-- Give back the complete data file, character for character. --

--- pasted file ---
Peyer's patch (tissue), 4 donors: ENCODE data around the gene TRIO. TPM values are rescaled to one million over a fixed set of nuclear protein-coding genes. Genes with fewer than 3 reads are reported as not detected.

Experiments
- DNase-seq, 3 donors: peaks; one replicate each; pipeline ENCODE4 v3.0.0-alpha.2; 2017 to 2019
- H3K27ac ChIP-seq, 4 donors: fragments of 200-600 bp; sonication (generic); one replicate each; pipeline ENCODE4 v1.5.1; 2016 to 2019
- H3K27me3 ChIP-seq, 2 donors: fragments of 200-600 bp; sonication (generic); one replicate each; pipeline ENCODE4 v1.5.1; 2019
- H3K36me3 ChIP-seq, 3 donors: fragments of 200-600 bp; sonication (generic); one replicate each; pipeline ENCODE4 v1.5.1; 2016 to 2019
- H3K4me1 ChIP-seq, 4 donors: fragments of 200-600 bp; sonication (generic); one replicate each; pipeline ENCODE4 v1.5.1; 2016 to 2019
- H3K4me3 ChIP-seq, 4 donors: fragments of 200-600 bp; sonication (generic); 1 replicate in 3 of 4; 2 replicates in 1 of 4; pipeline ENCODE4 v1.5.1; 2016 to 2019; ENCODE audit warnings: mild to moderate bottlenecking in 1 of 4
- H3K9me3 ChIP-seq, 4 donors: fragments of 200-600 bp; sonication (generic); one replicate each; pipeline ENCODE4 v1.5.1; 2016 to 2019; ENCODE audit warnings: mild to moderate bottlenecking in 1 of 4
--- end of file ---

Peyer's patch (tissue), 4 donors: ENCODE data around the gene TRIO. TPM values are rescaled to one million over a fixed set of nuclear protein-coding genes. Genes with fewer than 3 reads are reported as not detected.

Experiments
- DNase-seq, 3 donors: peaks; one replicate each; pipeline ENCODE4 v3.0.0-alpha.2; 2017 to 2019
- H3K27ac ChIP-seq, 4 donors: fragments of 200-600 bp; sonication (generic); one replicate each; pipeline ENCODE4 v1.5.1; 2016 to 2019
- H3K27me3 ChIP-seq, 2 donors: fragments of 200-600 bp; sonication (generic); one replicate each; pipeline ENCODE4 v1.5.1; 2019
- H3K36me3 ChIP-seq, 3 donors: fragments of 200-600 bp; sonication (generic); one replicate each; pipeline ENCODE4 v1.5.1; 2016 to 2019
- H3K4me1 ChIP-seq, 4 donors: fragments of 200-600 bp; sonication (generic); one replicate each; pipeline ENCODE4 v1.5.1; 2016 to 2019
- H3K4me3 ChIP-seq, 4 donors: fragments of 200-600 bp; sonication (generic); 1 replicate in 3 of 4; 2 replicates in 1 of 4; pipeline ENCODE4 v1.5.1; 2016 to 2019; ENCODE audit warnings: mild to moderate bottlenecking in 1 of 4
- H3K9me3 ChIP-seq, 4 donors: fragments of 200-600 bp; sonication (generic); one replicate each; pipeline ENCODE4 v1.5.1; 2016 to 2019; ENCODE audit warnings: mild to moderate bottlenecking in 1 of 4